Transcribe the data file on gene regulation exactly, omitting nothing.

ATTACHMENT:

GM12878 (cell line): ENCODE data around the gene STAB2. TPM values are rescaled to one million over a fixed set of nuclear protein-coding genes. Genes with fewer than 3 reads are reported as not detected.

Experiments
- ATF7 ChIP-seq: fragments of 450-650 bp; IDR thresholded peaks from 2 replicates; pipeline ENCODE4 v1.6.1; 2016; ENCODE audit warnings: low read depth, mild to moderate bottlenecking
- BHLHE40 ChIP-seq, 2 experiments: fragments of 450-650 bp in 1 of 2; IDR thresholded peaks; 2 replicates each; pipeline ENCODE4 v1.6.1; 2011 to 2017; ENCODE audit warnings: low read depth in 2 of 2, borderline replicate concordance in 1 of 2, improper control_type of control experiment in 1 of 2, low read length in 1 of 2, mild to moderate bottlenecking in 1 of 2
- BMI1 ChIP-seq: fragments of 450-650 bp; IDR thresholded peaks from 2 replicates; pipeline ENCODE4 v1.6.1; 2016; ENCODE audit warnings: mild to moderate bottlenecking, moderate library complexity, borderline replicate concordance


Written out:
GM12878 (cell line): ENCODE data around the gene STAB2. TPM values are rescaled to one million over a fixed set of nuclear protein-coding genes. Genes with fewer than 3 reads are reported as not detected.

Experiments
- ATF7 ChIP-seq: fragments of 450-650 bp; IDR thresholded peaks from 2 replicates; pipeline ENCODE4 v1.6.1; 2016; ENCODE audit warnings: low read depth, mild to moderate bottlenecking
- BHLHE40 ChIP-seq, 2 experiments: fragments of 450-650 bp in 1 of 2; IDR thresholded peaks; 2 replicates each; pipeline ENCODE4 v1.6.1; 2011 to 2017; ENCODE audit warnings: low read depth in 2 of 2, borderline replicate concordance in 1 of 2, improper control_type of control experiment in 1 of 2, low read length in 1 of 2, mild to moderate bottlenecking in 1 of 2
- BMI1 ChIP-seq: fragments of 450-650 bp; IDR thresholded peaks from 2 replicates; pipeline ENCODE4 v1.6.1; 2016; ENCODE audit warnings: mild to moderate bottlenecking, moderate library complexity, borderline replicate concordance